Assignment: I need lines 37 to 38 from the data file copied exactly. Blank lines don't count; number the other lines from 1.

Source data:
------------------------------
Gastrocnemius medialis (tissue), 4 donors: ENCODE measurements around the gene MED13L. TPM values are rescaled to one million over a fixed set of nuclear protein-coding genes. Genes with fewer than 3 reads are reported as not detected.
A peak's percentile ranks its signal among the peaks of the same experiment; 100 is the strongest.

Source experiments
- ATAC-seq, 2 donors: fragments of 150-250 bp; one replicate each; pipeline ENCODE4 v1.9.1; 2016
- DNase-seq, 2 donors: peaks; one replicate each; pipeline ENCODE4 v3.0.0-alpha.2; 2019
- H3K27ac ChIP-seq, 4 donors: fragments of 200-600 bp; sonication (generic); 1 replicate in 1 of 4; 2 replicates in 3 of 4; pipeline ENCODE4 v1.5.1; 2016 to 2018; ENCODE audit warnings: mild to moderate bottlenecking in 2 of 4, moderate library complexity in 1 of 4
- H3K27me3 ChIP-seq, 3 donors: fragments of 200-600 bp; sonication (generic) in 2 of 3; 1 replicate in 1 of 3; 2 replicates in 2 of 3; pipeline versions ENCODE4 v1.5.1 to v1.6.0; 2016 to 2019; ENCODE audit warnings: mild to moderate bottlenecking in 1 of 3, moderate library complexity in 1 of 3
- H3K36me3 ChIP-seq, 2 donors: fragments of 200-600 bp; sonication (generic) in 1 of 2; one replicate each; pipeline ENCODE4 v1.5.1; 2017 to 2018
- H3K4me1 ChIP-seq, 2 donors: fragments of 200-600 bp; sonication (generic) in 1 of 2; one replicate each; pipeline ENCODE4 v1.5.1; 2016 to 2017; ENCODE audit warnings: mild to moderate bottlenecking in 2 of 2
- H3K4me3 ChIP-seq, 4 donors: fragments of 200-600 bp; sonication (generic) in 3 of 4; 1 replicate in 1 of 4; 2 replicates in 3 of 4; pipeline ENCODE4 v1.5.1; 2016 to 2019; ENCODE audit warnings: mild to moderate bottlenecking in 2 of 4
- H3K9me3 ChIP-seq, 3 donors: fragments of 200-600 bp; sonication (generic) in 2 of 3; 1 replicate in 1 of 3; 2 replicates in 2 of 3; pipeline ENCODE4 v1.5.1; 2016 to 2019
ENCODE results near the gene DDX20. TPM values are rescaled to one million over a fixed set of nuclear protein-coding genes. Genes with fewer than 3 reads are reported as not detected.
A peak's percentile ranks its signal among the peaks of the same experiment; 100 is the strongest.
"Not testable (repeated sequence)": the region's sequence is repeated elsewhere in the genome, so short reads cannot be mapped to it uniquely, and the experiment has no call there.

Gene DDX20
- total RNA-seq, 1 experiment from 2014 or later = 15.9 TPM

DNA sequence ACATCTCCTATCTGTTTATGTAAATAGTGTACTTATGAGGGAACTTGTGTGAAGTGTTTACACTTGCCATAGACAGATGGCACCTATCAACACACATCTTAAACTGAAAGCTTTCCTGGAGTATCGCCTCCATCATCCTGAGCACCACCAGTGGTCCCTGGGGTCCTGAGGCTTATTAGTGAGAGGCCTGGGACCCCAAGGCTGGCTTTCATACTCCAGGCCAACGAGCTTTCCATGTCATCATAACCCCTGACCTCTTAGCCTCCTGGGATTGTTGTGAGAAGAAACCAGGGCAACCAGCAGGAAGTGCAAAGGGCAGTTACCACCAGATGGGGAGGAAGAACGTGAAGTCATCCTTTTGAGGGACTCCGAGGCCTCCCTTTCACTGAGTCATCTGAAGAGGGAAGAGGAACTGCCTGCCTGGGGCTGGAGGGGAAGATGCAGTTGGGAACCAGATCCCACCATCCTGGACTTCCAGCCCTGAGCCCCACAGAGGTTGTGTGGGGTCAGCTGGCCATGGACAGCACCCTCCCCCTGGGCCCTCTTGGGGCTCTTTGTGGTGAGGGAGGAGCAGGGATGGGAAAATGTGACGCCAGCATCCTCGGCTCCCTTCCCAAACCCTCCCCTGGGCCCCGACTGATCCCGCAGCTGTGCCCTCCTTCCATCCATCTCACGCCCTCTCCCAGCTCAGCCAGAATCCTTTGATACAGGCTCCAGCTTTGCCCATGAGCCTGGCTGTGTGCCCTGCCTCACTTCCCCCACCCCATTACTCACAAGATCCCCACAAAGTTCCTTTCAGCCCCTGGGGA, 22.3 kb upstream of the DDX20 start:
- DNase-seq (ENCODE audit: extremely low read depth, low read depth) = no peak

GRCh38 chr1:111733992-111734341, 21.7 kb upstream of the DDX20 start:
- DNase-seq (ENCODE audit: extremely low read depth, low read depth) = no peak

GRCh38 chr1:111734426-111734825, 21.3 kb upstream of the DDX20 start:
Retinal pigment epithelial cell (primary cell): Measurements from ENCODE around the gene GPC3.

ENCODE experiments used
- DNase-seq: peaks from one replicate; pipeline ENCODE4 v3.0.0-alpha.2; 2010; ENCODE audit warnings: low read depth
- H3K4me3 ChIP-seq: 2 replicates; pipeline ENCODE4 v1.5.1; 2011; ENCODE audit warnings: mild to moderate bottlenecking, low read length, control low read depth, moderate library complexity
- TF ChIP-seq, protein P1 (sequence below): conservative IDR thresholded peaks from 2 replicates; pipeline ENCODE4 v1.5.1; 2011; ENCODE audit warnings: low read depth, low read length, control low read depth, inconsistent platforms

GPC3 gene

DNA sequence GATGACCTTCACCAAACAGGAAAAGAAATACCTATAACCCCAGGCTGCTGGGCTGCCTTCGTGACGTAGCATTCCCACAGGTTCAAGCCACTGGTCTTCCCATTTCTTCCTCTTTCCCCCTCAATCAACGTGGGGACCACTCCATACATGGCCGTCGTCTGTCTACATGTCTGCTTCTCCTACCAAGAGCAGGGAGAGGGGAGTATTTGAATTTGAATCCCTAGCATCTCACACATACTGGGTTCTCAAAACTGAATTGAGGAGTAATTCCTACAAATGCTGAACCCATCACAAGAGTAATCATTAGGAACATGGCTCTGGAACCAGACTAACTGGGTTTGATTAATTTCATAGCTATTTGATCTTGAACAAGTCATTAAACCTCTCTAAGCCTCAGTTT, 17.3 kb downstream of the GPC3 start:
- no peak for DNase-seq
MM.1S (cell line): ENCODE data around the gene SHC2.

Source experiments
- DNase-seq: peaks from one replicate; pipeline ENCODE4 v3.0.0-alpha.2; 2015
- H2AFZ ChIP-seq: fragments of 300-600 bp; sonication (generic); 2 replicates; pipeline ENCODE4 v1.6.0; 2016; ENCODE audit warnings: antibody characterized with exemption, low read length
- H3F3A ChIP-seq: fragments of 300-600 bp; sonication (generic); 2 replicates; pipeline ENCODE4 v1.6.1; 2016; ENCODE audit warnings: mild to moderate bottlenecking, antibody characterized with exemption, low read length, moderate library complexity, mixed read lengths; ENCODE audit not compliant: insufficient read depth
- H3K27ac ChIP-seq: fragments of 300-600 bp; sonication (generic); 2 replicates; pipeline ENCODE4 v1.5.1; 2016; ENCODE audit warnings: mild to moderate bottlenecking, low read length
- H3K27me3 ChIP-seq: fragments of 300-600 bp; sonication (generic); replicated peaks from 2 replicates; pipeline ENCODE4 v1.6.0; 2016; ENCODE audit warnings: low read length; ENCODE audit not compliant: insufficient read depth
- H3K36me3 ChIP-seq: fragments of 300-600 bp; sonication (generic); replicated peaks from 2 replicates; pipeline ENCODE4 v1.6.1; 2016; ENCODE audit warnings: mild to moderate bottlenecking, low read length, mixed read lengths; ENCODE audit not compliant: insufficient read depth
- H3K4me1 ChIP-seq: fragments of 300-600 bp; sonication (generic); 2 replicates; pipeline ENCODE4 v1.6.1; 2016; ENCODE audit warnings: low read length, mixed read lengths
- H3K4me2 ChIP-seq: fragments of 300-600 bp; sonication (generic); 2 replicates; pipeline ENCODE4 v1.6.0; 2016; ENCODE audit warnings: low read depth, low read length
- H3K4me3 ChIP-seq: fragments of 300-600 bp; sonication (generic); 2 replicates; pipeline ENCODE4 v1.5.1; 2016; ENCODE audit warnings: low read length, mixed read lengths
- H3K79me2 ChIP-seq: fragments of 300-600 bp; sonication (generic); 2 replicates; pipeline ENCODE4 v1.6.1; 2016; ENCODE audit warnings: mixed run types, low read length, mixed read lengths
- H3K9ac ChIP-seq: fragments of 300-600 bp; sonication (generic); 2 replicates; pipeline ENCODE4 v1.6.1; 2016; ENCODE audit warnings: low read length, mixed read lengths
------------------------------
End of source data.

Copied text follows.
- H3K36me3 ChIP-seq: fragments of 300-600 bp; sonication (generic); replicated peaks from 2 replicates; pipeline ENCODE4 v1.6.1; 2016; ENCODE audit warnings: mild to moderate bottlenecking, low read length, mixed read lengths; ENCODE audit not compliant: insufficient read depth
- H3K4me1 ChIP-seq: fragments of 300-600 bp; sonication (generic); 2 replicates; pipeline ENCODE4 v1.6.1; 2016; ENCODE audit warnings: low read length, mixed read lengths